Arkansas Gov. Asa Hutchinson (R) signed the bill into law March 13, which will become effective January 1, 2021. NACDS recognizes the leadership of State Sen. Kim Hammer (R), sponsor of the Senate bill; State Rep. Justin Boyd (R), a pharmacist and sponsor of the bill in the House; Kirk Lane, Arkansas drug director; and the Arkansas Pharmacists Association, who were all instrumental in getting the legislation passed.
The legislation enjoys popular and nonpartisan support in the state for mandatory eprescribing. A January 2019 survey, conducted by Morning Consult and commissioned by NACDS, found that 64 percent of Arkansas registered voters support rules that all prescriptions must be handled electronically, rather than by paper or fax, to reduce the likelihood of fraud and abuse. Only 20 percent indicated opposition.
NACDS president and chief executive officer Steven Anderson, said: “Fifteen states have enacted e-prescribing legislation as part of the opioid-abuse solution, and we congratulate Arkansas for helping to lead the way on this critical issue.”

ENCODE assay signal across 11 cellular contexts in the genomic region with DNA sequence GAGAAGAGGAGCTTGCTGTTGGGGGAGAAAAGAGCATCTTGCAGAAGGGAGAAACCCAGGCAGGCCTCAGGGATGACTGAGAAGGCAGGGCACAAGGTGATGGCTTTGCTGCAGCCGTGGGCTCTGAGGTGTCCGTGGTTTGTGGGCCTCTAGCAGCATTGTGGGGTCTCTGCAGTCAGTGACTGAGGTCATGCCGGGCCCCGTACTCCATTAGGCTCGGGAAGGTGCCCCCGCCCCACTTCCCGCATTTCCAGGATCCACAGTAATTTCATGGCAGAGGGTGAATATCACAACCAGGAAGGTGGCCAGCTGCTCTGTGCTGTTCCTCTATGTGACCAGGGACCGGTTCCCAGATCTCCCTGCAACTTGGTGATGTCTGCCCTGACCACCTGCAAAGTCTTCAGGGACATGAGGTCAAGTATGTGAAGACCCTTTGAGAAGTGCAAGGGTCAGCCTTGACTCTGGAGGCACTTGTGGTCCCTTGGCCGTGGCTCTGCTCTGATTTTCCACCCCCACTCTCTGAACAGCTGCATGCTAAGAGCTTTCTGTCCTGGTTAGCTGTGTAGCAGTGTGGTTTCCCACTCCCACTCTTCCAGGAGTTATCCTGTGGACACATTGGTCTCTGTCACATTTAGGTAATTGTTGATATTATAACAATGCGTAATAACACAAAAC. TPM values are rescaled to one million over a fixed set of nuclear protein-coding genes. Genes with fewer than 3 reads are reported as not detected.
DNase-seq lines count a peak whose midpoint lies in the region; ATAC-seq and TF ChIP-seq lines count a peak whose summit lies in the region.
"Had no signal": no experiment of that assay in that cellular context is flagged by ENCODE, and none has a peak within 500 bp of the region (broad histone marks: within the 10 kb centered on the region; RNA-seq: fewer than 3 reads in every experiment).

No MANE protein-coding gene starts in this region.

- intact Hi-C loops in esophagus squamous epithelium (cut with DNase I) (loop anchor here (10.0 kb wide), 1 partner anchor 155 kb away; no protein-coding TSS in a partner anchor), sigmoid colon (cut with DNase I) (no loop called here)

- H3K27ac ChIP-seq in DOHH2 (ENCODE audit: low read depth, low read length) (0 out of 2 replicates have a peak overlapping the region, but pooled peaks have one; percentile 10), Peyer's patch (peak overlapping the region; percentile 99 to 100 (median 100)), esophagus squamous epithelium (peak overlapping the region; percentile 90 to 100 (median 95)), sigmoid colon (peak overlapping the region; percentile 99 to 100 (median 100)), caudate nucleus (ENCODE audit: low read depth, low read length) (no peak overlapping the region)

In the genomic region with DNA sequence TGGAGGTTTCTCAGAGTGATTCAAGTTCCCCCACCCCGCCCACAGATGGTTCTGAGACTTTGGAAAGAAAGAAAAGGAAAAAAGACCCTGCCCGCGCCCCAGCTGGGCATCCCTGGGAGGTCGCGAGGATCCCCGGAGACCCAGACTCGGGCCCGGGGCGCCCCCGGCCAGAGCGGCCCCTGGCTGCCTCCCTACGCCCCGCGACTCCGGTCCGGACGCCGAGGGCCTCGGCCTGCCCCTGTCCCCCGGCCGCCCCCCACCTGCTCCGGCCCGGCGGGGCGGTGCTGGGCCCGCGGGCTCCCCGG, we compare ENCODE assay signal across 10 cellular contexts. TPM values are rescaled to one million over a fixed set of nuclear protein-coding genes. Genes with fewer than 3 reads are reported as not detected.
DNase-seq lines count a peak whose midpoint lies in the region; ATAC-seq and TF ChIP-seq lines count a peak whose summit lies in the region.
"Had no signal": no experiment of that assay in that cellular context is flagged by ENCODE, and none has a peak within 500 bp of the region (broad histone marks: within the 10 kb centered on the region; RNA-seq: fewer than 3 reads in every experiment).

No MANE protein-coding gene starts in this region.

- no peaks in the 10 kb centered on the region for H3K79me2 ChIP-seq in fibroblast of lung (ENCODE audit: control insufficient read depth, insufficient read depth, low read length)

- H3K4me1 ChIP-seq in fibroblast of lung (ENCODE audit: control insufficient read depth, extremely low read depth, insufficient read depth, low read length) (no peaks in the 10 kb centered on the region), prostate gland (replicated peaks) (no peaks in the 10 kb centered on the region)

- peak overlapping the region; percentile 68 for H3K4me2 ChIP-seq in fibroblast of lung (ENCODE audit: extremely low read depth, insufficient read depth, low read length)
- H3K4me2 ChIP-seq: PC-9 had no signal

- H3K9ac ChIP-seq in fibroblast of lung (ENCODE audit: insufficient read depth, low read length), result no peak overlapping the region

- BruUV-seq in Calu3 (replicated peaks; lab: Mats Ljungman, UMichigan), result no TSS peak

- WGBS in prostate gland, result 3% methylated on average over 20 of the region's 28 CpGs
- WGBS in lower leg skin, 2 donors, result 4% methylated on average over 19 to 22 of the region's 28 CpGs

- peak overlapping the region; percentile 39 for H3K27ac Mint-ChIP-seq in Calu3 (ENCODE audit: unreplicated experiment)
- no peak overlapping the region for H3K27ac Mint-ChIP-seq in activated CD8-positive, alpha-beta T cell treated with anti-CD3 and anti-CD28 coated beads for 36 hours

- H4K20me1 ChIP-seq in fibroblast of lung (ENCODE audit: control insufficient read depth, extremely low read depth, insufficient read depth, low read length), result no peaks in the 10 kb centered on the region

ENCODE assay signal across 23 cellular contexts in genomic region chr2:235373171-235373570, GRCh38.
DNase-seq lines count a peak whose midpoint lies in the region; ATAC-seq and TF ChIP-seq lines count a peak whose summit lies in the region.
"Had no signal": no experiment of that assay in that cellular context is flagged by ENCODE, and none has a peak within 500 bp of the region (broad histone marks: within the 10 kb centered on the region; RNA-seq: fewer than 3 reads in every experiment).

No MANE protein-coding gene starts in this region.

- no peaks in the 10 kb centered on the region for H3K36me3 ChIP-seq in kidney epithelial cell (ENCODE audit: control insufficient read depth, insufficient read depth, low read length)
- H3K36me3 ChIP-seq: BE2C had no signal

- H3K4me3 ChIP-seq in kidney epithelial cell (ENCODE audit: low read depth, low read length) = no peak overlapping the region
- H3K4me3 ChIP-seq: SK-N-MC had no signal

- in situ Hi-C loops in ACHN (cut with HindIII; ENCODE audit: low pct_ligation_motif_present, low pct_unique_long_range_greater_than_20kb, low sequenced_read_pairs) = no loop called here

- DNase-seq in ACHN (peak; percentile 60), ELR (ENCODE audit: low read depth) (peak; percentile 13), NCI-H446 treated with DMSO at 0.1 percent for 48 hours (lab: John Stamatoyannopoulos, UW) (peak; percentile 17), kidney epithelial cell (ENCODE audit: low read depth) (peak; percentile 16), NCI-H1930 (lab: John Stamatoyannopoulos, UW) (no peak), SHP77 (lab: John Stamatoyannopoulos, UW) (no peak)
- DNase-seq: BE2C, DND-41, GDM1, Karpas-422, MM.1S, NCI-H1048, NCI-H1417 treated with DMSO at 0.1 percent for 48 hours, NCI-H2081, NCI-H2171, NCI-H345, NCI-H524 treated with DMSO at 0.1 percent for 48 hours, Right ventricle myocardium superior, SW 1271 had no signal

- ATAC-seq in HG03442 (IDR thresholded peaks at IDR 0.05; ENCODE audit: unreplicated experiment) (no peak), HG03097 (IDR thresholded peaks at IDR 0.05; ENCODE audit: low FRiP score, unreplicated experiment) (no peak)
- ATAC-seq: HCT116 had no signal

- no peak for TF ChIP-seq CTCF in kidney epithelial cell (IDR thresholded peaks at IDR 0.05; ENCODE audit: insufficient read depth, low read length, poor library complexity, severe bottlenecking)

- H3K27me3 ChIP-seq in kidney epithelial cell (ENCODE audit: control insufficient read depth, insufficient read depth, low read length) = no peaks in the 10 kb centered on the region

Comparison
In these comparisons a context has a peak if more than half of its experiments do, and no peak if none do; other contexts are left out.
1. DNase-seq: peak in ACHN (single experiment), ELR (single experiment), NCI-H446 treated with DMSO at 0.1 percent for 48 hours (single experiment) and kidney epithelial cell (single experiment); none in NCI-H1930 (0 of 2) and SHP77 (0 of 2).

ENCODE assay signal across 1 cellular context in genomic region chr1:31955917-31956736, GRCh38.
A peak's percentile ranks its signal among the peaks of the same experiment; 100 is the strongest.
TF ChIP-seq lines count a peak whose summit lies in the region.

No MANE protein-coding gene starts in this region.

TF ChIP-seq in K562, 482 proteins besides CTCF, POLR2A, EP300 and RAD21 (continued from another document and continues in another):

President Trump signed into law federal legislation in 2018—the SUPPORT for Patients and Communities Act (H.R. 6)—which includes provisions of the NACDS-backed Every Prescription Conveyed Securely Act. The new federal law requires electronic prescribing for Schedule II through V controlled substances prescriptions covered under Medicare Part D to help prevent fraud, abuse and waste – with limited exceptions to ensure patient access.
Reflective of the path toward greater use of electronic prescribing as a safeguard, NACDS was on the leading edge of working with the Drug Enforcement Administration to allow electronic prescribing of controlled substances. Until 2010, it was not allowed.
NACDS’ policy recommendations to help address the opioid-abuse epidemic reflect pharmacists’ firsthand experiences on the frontlines of care, as well as extensive collaboration with law enforcement. In addition to e-prescribing, NACDS’ recommendations involve drug disposal, prescription drug monitoring plans, and limits on initial fills of opioid prescriptions for acute pain.
The policy recommendations issued by NACDS align with consistent and ongoing pharmacy strategies to prevent opioid abuse, including compliance programs; pioneering e-prescribing; drug disposal; patient education; security initiatives; fostering naloxone access; stopping illegal online drug-sellers and rogue clinics; and more.